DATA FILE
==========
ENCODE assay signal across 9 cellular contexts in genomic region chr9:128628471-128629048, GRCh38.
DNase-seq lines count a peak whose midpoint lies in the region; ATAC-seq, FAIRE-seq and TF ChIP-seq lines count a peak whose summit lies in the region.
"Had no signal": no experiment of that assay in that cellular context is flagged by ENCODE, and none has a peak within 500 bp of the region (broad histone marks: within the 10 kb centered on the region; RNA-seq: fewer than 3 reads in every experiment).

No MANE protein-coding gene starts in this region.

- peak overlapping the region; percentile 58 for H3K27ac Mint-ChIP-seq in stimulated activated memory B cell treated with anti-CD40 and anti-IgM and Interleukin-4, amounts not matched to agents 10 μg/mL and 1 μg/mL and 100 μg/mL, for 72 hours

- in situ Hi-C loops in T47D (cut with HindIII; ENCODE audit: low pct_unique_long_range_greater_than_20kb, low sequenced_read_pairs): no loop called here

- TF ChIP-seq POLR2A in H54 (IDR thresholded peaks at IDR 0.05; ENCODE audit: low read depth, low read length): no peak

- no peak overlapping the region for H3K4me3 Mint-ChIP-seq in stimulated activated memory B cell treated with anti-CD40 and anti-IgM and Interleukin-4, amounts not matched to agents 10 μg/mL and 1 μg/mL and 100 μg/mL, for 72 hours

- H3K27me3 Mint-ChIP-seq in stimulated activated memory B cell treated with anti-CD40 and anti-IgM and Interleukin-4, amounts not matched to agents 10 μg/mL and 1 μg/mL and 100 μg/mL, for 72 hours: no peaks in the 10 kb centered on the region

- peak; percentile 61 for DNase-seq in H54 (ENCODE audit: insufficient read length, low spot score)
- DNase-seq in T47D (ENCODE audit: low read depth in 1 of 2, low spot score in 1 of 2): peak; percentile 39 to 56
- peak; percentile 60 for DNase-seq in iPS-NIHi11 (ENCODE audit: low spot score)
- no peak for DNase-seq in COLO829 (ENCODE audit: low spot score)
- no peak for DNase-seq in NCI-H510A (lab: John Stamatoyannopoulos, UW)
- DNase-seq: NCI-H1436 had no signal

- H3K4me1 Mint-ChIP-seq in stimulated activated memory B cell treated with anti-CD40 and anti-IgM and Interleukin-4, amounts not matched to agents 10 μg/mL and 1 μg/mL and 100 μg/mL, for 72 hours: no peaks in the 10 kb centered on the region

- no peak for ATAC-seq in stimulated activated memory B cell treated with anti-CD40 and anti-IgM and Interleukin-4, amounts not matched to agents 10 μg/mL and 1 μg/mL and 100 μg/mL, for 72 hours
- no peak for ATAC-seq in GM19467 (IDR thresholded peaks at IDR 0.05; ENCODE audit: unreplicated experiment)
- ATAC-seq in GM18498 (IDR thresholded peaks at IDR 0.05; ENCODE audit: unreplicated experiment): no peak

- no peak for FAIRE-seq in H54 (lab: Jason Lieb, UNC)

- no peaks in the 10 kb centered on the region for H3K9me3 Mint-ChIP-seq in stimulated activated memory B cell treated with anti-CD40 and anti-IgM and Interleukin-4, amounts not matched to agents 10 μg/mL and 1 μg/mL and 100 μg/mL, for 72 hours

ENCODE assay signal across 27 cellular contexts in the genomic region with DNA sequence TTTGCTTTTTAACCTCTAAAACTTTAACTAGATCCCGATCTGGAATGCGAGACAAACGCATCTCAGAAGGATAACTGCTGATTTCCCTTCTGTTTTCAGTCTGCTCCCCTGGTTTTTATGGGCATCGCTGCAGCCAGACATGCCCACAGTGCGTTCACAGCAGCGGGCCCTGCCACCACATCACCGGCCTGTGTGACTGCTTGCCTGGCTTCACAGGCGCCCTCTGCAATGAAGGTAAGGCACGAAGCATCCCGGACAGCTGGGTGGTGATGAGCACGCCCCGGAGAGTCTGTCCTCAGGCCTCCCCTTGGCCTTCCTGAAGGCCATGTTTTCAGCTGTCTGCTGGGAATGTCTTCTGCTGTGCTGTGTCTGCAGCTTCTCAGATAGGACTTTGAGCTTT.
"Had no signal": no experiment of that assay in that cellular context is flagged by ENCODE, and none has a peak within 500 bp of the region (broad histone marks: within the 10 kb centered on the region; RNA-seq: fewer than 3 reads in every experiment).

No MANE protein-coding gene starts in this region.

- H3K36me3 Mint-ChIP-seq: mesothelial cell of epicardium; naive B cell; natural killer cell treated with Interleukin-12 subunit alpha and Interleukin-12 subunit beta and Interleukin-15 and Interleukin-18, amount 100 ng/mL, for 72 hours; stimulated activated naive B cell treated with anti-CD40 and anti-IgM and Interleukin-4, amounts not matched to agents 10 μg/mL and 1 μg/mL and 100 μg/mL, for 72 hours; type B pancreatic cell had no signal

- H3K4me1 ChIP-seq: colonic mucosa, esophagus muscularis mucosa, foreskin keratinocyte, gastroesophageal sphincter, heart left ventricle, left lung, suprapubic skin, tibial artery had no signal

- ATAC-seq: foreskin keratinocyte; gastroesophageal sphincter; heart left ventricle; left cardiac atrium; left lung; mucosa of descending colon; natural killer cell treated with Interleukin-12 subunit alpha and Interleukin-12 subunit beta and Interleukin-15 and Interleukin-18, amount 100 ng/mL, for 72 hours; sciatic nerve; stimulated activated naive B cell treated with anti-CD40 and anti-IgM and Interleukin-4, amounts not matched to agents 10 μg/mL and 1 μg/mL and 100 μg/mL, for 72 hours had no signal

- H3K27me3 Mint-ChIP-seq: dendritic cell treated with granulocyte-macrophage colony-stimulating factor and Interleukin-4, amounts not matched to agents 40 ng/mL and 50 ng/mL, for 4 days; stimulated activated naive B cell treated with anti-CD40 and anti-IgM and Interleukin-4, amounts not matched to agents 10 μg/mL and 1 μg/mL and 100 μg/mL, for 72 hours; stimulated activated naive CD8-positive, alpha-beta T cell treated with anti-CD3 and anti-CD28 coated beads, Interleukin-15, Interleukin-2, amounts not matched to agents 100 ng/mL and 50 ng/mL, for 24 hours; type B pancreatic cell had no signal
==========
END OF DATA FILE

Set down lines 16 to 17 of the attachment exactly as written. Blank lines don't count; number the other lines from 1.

- H3K4me1 Mint-ChIP-seq in stimulated activated memory B cell treated with anti-CD40 and anti-IgM and Interleukin-4, amounts not matched to agents 10 μg/mL and 1 μg/mL and 100 μg/mL, for 72 hours: no peaks in the 10 kb centered on the region

- no peak for ATAC-seq in stimulated activated memory B cell treated with anti-CD40 and anti-IgM and Interleukin-4, amounts not matched to agents 10 μg/mL and 1 μg/mL and 100 μg/mL, for 72 hours